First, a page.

The Changing Face of Metrics in Digital Marketing

As companies invest a greater portion of their branding budget in digital advertising, marketers are facing increased pressure to prove digital’s branding effectiveness both as a single channel and also in tandem with broader, traditional marketing channels. Many have quickly discovered that measuring a digital campaign’s success is no easy task.

“Digital’s legacy of direct-response metrics has caused many to fall back on measures that drove the first wave of online advertising—click through rate and page view,” said Lauren Fisher, EMarketer analyst and author of the new report, “Quantifying Digital Brand Ad Effectiveness: Finding the Right Mix of Meaningful Metrics.” But these metrics are both problematic and inaccurate for quantifying digital branding effects, especially considering internet users click on average less than 1% of display ads.

Others are attempting to roll digital measurement into the larger branding evaluation picture by importing traditional offline count metrics like the gross rating point (GRP). A December 2011 survey from DIGDAY and Vizu of North American marketers found this mixture was the most popular method for calculating online marketing ROI. One of the most basic and essential measures of digital branding impact is the traditional brand health survey, used to calculate brand lift. Four in five North American brand marketers considered brand lift to be the most important metric for evaluating the success of their online branding efforts, according to the survey.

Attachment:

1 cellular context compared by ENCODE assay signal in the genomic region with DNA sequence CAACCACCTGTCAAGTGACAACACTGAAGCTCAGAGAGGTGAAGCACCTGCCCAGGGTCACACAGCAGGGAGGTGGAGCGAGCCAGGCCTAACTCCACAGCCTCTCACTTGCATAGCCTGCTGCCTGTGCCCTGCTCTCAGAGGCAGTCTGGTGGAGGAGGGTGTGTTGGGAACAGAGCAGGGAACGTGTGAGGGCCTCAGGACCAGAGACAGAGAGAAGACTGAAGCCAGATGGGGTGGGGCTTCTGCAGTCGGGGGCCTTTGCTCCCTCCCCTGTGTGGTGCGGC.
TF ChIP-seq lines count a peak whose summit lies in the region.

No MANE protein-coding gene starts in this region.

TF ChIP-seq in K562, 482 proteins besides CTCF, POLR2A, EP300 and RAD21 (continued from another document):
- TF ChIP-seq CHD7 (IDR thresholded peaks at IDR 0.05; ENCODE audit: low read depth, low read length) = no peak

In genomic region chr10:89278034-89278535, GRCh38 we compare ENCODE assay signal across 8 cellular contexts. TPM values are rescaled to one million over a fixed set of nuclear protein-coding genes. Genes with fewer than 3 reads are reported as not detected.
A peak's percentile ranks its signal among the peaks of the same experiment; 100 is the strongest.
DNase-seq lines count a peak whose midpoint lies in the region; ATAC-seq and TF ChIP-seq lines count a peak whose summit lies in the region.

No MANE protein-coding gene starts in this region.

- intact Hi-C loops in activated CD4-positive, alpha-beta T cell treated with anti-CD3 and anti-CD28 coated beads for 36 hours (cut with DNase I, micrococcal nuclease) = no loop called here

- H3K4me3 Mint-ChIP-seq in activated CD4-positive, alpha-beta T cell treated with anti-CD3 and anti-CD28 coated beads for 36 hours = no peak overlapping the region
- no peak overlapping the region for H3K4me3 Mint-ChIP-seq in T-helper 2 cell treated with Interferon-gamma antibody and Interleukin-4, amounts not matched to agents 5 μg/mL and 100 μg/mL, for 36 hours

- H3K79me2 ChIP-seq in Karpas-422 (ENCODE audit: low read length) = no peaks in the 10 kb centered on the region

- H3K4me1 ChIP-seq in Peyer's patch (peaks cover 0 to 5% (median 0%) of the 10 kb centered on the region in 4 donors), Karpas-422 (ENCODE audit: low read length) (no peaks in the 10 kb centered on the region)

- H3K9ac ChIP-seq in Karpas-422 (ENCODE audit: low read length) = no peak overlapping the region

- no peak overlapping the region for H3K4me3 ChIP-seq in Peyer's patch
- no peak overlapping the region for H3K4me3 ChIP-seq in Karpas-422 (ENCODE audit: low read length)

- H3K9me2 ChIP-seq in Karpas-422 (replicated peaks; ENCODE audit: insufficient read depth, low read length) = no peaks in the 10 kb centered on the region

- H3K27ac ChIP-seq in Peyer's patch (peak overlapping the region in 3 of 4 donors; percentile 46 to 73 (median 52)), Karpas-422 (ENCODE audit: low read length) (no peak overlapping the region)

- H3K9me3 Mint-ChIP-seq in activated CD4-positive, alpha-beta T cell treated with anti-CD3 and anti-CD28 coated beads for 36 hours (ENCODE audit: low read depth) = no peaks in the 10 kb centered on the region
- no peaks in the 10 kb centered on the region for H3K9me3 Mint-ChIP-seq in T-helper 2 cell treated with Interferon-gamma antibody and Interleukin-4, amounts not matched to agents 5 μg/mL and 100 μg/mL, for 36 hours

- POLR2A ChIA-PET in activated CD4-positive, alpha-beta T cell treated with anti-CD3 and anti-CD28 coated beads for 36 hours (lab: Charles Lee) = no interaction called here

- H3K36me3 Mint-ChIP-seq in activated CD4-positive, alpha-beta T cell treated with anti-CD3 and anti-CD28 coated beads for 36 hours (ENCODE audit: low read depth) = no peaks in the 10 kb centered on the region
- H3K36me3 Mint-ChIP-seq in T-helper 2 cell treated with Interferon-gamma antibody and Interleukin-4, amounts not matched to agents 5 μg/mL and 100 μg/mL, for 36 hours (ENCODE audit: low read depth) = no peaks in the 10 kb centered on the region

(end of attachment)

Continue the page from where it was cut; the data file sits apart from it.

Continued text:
Many marketers and industry leaders looking to leave behind the click through measure don’t have the option of using panel-based measures. As a result they are advocating for the adoption of the view through metric, which tries to measure not just whether an ad impression was served but whether it was actually viewed by an internet user. A similar, engagement-oriented metric for online video ads is completion rate.

Publishers like YouTube are already embracing this metric as a way for brands to both measure and pay for ad performance. It’s TrueView product allows advertisers to pay only for video ads that consumers have viewed for at least 30 seconds or to completion, depending on the length of the ad. According to video ad network Bright Roll, in Q1 2011 cost per video view was the metric upon which 21.2% of US ad agencies were most likely to base their online video ad spending. A slightly higher percentage preferred to base online video ad spending on the more general metric of cost per engagement (23.9%).

According to Lauren Fisher of EMarketer “Learning to effectively measure digital brand advertising takes time and practice,”. “Marketers must break old habits of using single measures of success—be it traditional count metrics such as the GRP or common digital measures such as click through or page view. Instead, they must look to uncover the right mix of traditional brand review metrics and appropriate digital measures of engagement.”



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